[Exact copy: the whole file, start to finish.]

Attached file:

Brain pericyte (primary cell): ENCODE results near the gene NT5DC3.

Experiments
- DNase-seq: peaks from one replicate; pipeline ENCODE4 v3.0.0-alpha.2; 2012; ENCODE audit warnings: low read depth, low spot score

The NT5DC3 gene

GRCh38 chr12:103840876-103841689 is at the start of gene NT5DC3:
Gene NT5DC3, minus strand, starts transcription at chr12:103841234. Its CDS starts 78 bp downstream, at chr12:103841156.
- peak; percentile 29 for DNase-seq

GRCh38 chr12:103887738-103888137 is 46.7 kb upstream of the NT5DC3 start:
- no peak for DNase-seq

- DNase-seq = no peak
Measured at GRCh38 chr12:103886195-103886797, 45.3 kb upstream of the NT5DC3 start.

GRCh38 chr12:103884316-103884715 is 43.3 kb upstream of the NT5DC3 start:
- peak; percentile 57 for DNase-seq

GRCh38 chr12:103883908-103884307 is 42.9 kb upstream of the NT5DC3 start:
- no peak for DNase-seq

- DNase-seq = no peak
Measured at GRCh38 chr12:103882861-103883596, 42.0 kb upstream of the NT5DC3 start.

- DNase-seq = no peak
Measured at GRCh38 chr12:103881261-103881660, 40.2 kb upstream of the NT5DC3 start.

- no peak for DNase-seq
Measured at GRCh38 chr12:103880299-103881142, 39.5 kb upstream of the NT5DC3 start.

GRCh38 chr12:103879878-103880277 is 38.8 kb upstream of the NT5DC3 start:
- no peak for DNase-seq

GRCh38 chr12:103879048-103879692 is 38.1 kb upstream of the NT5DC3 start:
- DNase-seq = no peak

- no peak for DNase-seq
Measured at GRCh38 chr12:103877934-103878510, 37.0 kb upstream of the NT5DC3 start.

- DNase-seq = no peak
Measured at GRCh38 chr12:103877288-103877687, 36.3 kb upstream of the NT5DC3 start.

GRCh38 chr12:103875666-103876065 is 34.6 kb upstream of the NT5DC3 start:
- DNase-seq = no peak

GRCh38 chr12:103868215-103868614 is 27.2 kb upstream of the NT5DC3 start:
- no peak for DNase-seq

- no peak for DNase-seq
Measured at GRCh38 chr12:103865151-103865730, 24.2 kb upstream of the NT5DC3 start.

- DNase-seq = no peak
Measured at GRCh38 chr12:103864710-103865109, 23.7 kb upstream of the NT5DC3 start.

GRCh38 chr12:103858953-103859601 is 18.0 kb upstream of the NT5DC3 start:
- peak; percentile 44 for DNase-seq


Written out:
Brain pericyte (primary cell): ENCODE results near the gene NT5DC3.

Experiments
- DNase-seq: peaks from one replicate; pipeline ENCODE4 v3.0.0-alpha.2; 2012; ENCODE audit warnings: low read depth, low spot score

The NT5DC3 gene

GRCh38 chr12:103840876-103841689 is at the start of gene NT5DC3:
Gene NT5DC3, minus strand, starts transcription at chr12:103841234. Its CDS starts 78 bp downstream, at chr12:103841156.
- peak; percentile 29 for DNase-seq

GRCh38 chr12:103887738-103888137 is 46.7 kb upstream of the NT5DC3 start:
- no peak for DNase-seq

- DNase-seq = no peak
Measured at GRCh38 chr12:103886195-103886797, 45.3 kb upstream of the NT5DC3 start.

GRCh38 chr12:103884316-103884715 is 43.3 kb upstream of the NT5DC3 start:
- peak; percentile 57 for DNase-seq

GRCh38 chr12:103883908-103884307 is 42.9 kb upstream of the NT5DC3 start:
- no peak for DNase-seq

- DNase-seq = no peak
Measured at GRCh38 chr12:103882861-103883596, 42.0 kb upstream of the NT5DC3 start.

- DNase-seq = no peak
Measured at GRCh38 chr12:103881261-103881660, 40.2 kb upstream of the NT5DC3 start.

- no peak for DNase-seq
Measured at GRCh38 chr12:103880299-103881142, 39.5 kb upstream of the NT5DC3 start.

GRCh38 chr12:103879878-103880277 is 38.8 kb upstream of the NT5DC3 start:
- no peak for DNase-seq

GRCh38 chr12:103879048-103879692 is 38.1 kb upstream of the NT5DC3 start:
- DNase-seq = no peak

- no peak for DNase-seq
Measured at GRCh38 chr12:103877934-103878510, 37.0 kb upstream of the NT5DC3 start.

- DNase-seq = no peak
Measured at GRCh38 chr12:103877288-103877687, 36.3 kb upstream of the NT5DC3 start.

GRCh38 chr12:103875666-103876065 is 34.6 kb upstream of the NT5DC3 start:
- DNase-seq = no peak

GRCh38 chr12:103868215-103868614 is 27.2 kb upstream of the NT5DC3 start:
- no peak for DNase-seq

- no peak for DNase-seq
Measured at GRCh38 chr12:103865151-103865730, 24.2 kb upstream of the NT5DC3 start.

- DNase-seq = no peak
Measured at GRCh38 chr12:103864710-103865109, 23.7 kb upstream of the NT5DC3 start.

GRCh38 chr12:103858953-103859601 is 18.0 kb upstream of the NT5DC3 start:
- peak; percentile 44 for DNase-seq